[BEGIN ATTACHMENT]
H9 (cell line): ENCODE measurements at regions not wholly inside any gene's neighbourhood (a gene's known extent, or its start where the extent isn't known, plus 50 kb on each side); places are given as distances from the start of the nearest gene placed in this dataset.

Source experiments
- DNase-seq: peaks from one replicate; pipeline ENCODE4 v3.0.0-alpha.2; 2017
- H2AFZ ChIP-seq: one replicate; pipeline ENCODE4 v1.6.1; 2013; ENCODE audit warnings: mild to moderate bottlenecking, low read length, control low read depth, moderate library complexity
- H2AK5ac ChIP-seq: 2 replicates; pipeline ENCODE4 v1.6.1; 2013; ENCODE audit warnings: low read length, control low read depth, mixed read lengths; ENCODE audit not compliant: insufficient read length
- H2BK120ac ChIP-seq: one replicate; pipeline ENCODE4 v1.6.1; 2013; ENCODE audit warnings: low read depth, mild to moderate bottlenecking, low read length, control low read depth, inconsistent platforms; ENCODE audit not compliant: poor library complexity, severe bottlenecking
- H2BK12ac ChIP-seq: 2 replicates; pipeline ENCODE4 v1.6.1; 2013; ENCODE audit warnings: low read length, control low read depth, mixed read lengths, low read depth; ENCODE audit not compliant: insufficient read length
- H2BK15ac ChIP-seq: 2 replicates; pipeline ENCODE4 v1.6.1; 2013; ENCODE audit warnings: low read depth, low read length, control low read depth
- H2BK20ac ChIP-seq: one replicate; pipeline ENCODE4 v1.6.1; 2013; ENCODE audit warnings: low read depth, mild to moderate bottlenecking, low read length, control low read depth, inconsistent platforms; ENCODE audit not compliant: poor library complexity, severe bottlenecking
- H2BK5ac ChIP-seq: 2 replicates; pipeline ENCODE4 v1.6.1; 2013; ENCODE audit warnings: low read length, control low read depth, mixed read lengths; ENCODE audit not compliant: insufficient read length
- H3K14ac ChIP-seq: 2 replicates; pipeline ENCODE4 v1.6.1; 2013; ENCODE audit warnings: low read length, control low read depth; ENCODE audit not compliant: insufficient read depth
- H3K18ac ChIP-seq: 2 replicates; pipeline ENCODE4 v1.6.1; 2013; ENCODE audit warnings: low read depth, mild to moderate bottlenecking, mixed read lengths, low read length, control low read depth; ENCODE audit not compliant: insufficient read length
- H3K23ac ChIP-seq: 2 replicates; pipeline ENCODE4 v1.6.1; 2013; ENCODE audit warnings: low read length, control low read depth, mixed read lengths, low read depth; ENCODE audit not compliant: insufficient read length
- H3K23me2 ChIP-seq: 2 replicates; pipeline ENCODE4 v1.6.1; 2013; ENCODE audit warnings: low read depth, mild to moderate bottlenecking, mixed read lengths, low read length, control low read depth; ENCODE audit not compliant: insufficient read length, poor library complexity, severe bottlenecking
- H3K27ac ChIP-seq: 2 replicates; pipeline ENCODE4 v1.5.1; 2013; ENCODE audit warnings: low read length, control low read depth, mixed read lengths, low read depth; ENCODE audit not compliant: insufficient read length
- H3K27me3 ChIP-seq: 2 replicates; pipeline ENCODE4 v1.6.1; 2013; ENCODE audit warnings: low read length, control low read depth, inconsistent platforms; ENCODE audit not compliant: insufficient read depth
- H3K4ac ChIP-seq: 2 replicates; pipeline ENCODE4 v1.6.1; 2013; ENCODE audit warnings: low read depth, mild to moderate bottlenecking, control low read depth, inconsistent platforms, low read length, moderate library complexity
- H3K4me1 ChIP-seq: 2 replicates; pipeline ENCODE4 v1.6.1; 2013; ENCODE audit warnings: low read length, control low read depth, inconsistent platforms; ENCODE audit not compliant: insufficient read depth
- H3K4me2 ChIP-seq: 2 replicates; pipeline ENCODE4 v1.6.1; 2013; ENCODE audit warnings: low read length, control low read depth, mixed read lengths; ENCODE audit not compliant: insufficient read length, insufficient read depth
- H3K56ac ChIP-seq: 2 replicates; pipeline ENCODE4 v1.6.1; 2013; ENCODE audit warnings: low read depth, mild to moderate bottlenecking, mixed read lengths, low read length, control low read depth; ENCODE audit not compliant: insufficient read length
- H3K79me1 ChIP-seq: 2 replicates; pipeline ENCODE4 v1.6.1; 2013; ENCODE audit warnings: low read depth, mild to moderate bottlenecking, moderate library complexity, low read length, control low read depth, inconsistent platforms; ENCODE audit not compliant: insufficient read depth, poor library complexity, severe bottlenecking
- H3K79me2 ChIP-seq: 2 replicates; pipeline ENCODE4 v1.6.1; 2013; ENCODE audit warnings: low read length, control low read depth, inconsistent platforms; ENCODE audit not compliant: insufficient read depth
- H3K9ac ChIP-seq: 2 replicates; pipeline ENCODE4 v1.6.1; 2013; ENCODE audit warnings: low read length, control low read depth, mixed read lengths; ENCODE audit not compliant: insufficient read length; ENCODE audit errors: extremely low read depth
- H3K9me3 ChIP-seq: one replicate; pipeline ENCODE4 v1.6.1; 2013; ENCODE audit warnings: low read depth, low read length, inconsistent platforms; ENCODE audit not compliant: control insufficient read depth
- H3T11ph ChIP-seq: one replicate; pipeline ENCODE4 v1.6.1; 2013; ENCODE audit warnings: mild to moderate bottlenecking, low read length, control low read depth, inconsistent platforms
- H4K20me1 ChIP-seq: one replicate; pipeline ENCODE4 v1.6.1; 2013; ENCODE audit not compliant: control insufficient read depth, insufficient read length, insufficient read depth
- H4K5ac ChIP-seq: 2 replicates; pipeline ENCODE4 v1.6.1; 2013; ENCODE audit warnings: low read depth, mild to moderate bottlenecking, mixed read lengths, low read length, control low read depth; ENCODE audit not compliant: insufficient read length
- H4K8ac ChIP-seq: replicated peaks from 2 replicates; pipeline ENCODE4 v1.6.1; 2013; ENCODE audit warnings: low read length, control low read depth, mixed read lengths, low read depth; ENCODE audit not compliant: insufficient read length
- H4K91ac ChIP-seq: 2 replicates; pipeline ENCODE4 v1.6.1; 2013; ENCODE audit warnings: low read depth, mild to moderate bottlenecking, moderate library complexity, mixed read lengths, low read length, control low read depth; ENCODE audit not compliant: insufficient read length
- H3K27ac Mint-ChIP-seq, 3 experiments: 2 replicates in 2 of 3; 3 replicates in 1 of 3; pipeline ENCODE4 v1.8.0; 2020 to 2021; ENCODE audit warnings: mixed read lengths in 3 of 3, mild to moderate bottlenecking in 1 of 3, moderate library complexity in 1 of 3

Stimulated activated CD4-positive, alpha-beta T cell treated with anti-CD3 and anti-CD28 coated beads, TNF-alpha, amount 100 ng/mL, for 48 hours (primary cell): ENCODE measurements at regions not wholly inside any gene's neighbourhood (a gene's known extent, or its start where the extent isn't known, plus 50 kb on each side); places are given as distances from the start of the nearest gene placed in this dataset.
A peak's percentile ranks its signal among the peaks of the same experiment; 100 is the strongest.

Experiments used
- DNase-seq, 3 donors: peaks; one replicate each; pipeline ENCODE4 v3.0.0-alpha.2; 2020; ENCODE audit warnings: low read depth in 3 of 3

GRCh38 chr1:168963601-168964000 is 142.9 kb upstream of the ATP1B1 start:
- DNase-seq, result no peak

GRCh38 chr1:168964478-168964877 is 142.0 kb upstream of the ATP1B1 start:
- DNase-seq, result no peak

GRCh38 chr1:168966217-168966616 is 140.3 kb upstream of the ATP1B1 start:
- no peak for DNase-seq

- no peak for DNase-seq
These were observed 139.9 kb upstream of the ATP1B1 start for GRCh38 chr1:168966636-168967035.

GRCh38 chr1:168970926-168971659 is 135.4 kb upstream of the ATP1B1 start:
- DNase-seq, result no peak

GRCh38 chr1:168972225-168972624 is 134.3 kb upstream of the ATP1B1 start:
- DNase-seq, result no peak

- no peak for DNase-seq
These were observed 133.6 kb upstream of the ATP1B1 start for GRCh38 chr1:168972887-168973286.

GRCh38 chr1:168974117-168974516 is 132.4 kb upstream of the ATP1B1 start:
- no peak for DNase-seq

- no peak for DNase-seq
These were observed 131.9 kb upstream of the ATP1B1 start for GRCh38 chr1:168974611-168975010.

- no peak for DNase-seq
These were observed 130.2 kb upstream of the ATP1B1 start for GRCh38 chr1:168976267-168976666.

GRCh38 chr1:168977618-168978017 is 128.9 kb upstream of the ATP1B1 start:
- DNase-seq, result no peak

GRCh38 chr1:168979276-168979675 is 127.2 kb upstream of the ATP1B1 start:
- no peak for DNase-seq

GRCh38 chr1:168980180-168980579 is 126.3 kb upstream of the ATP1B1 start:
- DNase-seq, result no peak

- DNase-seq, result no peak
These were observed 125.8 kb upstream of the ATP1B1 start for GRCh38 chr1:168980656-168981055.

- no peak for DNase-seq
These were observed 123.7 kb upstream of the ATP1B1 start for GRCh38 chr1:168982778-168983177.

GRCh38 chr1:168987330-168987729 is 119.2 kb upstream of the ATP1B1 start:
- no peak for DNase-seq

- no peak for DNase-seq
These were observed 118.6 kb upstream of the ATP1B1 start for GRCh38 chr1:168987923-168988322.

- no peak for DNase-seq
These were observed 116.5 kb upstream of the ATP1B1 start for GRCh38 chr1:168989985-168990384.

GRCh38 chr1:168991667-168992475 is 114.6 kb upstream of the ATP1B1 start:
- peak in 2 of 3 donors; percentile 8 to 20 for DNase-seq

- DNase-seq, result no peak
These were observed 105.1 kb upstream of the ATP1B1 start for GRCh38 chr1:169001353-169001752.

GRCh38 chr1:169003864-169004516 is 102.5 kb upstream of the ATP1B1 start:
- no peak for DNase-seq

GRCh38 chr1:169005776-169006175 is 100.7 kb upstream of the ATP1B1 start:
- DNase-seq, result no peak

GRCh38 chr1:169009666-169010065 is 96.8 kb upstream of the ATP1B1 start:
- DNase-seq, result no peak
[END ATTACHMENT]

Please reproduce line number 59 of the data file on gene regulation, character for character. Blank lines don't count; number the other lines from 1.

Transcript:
GRCh38 chr1:168980180-168980579 is 126.3 kb upstream of the ATP1B1 start: